Review – Pretty Monsters

Cover of Pretty Monsters by Kelly LinkPretty Monsters, Kelly Link

Kelly Link’s writing is gorgeous. These stories don’t all have the same tone or theme or setting or anything like that, but they do have that writing style in common, and it’s great. I’m not actually very good at liking short stories — I like developed characters and longer plots — but these are, for the most part, pretty enjoyable. ‘The Surfer’ was, if anything, a little too long for me, because most of what happens is character development.

I was surprised to realise I’d read both ‘The Wizards of Perfil’ and ‘The Constable of Abal’ before; I’m not sure where I read them, but it must’ve been an anthology. They’re probably my favourite of the two for language, setting and worldbuilding — and unsurprisingly, they’re the most secondary-world-fantasy of the bunch.

I was less sure about the alternating stories of ‘Pretty Monsters’; I think I’d have to read them again to really get the whole plot. There’s a great atmosphere with all of these, though: creepy, subtly wrong, and sometimes wry and funny as well.

Great collection.

Rating: 4/5

Review – The Stepford Wives

Cover of The Stepford Wives by Ira Levin The Stepford Wives, Ira Levin

The Stepford Wives left me with a nasty squirmy feeling inside. It’s a famous story, so of course I knew the basics already, but somehow the matter-of-fact delivery just really unsettled me. Maybe what unsettled me most was following a couple of links and finding out that people take it quite literally, or the explanation of the male protagonist masturbating to the idea of killing his wife and replacing her with a robot. Ughh. Really the creepiest thing is that this feminist, decent-seeming guy… even he gives in to this idea.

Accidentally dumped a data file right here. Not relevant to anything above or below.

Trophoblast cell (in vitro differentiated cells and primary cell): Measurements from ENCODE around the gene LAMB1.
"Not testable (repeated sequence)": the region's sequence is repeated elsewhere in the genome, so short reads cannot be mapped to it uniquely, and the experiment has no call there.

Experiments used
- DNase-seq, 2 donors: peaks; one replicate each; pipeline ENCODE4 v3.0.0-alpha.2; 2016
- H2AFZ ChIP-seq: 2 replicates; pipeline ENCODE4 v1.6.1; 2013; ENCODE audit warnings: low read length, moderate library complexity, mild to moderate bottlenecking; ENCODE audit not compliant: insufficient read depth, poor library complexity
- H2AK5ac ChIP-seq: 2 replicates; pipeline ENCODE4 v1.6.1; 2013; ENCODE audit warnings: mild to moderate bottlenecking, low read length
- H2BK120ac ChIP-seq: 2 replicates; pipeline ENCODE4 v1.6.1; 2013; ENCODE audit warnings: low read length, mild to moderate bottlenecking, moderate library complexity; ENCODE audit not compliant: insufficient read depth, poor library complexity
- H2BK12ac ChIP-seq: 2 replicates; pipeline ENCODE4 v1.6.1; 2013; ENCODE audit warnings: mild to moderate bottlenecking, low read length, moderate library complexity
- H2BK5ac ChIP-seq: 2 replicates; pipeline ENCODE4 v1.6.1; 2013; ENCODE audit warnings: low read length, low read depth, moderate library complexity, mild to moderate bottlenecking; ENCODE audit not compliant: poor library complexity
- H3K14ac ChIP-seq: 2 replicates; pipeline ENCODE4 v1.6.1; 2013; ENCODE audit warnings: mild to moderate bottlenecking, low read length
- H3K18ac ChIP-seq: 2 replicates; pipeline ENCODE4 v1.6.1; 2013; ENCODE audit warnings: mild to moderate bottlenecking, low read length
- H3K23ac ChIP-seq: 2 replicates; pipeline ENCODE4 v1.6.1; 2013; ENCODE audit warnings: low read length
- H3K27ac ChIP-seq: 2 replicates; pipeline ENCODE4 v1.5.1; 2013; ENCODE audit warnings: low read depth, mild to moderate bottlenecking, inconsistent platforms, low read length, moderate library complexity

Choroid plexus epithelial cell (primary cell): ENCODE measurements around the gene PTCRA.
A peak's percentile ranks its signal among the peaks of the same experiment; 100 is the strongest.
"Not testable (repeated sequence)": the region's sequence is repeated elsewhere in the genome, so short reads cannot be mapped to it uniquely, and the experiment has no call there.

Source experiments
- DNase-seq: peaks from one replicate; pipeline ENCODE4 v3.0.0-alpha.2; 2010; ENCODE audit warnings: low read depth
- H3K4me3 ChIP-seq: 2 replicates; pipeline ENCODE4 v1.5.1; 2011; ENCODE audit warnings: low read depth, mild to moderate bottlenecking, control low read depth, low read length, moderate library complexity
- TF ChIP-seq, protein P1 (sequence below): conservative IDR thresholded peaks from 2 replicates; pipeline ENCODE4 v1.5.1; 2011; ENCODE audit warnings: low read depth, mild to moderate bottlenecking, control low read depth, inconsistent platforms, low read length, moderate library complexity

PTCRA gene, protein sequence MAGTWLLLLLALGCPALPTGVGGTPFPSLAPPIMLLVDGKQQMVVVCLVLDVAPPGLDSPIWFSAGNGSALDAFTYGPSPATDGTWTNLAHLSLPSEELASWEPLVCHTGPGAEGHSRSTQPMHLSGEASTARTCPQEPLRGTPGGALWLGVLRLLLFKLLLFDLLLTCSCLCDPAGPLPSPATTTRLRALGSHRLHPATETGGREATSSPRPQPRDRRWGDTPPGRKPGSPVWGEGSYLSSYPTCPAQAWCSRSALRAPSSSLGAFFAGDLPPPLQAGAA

The first thing to bother me, though, was Chuck Palahniuk’s introduction. Here’s a bit from it:

This is seems is progress: women may now choose to be pretty, stylishly dressed, and vapid. This is no longer the shrill, politically charged climate of 1972; if it’s a choice freely made, then it’s… okay.

Which, yes, Mr Palahniuk, it is. If it’s really a freely made choice, then I will support any woman’s decisions about her own body, her own life. It’s none of my business. Funnily enough, it seems like you still think women’s bodies are your business, that women’s careers must meet your standards.

Now, if you look at it from the angle that it’s incredibly difficult to make a free choice in this society, then I’d agree. It’s entirely true that there are still men like Ira Levin’s Dale Coba, still men who want women to be nothing more than dolls, and men who will force women to be nothing more than dolls. It’s true that just earlier this week someone was berating me in one of the Coursera forums and saying that women just can’t think scientifically, etc, and that the West is “feminised” and… There’s all kinds of stupid ideas still out there. That’s all true.

But even the pretty, stylishly dressed and vapid among us have inner lives, unlike Ira Levin’s Stepford women.

Review on Goodreads. Likes always help with getting me ARCs, etc!